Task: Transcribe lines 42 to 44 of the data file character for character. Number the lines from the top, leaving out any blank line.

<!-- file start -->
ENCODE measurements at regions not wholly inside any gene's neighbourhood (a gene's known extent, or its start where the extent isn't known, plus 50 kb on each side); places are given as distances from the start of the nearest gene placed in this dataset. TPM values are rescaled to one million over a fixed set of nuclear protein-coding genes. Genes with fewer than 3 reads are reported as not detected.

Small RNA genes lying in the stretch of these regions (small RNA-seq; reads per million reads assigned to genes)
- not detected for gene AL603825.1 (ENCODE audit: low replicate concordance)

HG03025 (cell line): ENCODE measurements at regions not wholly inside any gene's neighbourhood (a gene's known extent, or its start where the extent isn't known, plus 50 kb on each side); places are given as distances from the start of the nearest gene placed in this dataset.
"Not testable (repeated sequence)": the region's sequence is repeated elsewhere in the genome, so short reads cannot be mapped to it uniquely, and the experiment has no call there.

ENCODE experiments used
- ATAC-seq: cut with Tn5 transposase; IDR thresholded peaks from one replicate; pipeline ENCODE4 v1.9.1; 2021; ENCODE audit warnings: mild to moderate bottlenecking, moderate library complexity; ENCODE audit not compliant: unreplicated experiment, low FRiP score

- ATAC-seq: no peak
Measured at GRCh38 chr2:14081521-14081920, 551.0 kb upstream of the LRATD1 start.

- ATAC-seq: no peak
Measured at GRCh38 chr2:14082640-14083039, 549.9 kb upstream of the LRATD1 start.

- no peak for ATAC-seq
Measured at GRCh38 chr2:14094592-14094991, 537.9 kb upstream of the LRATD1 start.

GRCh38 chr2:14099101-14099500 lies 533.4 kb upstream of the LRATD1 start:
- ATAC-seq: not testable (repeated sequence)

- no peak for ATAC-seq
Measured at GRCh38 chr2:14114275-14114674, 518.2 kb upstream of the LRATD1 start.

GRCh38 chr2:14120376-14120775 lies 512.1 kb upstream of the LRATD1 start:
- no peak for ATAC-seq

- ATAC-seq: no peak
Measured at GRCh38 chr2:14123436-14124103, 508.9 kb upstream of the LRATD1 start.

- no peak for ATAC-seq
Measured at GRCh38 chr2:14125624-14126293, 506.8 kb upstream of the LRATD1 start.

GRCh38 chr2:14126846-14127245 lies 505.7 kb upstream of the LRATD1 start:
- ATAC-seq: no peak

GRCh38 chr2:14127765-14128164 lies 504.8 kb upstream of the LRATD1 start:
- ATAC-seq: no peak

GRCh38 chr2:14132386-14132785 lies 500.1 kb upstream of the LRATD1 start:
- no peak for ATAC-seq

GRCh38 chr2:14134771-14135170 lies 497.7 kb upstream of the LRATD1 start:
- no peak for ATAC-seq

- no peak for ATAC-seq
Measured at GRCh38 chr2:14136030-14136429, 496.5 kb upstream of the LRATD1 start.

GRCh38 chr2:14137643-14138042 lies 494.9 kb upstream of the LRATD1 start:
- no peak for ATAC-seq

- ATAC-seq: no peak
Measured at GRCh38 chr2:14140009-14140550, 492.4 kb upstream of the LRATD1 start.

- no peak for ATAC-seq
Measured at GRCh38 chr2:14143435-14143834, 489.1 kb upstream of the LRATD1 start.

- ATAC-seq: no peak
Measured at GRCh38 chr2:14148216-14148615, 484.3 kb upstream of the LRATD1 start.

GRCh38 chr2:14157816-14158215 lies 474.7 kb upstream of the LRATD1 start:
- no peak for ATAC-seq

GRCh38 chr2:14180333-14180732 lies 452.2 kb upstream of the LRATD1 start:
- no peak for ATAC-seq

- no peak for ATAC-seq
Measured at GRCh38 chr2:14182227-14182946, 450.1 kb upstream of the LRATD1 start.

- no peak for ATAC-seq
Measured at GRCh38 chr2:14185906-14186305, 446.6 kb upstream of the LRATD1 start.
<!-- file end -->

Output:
GRCh38 chr2:14157816-14158215 lies 474.7 kb upstream of the LRATD1 start:
- no peak for ATAC-seq

GRCh38 chr2:14180333-14180732 lies 452.2 kb upstream of the LRATD1 start: